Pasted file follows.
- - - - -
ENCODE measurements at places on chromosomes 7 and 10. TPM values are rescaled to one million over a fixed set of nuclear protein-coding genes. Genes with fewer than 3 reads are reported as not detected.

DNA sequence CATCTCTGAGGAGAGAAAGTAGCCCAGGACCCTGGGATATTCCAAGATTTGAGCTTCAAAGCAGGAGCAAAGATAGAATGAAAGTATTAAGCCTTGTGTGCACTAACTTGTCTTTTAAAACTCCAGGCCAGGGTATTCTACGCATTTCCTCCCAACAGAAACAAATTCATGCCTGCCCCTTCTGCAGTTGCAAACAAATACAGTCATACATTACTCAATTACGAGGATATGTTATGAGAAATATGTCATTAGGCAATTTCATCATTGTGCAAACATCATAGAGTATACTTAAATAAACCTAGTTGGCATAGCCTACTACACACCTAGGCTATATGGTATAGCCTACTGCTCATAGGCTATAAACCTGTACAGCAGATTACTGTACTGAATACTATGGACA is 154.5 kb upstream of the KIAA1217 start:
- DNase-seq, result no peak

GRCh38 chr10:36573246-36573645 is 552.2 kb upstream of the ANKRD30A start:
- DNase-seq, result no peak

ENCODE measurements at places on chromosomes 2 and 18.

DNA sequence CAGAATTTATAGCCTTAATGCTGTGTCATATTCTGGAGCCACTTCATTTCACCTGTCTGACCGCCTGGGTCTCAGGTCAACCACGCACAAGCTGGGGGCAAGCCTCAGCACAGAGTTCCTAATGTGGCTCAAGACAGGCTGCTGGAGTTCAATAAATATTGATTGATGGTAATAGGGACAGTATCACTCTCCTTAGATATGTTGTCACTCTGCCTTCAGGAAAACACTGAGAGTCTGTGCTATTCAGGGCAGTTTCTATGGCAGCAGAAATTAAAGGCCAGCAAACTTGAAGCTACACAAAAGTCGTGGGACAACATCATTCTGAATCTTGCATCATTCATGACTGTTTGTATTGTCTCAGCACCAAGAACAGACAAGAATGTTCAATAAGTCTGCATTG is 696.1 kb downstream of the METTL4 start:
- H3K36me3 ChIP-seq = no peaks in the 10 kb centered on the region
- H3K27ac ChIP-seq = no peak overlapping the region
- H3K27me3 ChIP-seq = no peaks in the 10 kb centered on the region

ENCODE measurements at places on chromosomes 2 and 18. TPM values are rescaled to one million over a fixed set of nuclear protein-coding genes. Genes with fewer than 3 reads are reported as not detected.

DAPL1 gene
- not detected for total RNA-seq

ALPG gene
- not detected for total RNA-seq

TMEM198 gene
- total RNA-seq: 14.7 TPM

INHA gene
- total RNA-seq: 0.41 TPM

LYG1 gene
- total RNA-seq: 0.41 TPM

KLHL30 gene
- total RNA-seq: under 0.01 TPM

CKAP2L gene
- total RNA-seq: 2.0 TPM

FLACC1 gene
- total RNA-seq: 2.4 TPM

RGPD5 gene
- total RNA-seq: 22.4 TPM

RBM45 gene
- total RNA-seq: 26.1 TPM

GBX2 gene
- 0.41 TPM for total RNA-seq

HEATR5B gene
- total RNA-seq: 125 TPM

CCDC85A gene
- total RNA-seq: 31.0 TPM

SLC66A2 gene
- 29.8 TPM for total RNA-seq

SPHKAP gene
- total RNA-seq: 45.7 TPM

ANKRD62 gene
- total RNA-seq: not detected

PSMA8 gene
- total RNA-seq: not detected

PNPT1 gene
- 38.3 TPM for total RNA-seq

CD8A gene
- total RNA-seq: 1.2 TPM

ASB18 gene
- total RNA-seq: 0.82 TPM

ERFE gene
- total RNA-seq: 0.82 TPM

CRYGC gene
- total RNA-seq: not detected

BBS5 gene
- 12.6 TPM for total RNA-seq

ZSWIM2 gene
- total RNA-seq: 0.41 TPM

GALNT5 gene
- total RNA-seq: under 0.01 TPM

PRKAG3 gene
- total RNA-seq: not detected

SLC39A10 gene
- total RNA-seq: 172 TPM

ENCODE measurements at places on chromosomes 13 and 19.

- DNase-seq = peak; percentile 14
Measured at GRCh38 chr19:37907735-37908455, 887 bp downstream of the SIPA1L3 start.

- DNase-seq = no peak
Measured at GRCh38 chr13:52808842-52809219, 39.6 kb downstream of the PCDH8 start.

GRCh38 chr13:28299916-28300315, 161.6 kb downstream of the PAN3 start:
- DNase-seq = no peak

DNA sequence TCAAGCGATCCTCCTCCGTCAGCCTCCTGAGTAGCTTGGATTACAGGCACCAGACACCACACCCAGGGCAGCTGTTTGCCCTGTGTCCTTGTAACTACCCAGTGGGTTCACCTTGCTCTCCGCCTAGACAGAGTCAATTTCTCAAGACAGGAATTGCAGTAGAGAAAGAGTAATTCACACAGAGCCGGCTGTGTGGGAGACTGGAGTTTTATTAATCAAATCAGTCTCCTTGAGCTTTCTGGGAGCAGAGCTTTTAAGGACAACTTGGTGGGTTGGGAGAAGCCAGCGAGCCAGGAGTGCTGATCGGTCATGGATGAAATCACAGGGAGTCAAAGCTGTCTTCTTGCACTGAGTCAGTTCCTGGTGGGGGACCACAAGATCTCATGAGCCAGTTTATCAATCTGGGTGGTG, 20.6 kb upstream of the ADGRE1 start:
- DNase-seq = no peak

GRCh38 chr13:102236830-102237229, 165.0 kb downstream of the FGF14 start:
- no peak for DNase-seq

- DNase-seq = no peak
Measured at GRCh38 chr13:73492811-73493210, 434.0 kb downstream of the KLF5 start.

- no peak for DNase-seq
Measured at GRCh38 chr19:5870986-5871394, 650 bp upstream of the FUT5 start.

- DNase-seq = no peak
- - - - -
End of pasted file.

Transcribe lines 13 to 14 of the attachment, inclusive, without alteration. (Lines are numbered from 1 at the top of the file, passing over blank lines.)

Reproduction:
- not detected for total RNA-seq

ALPG gene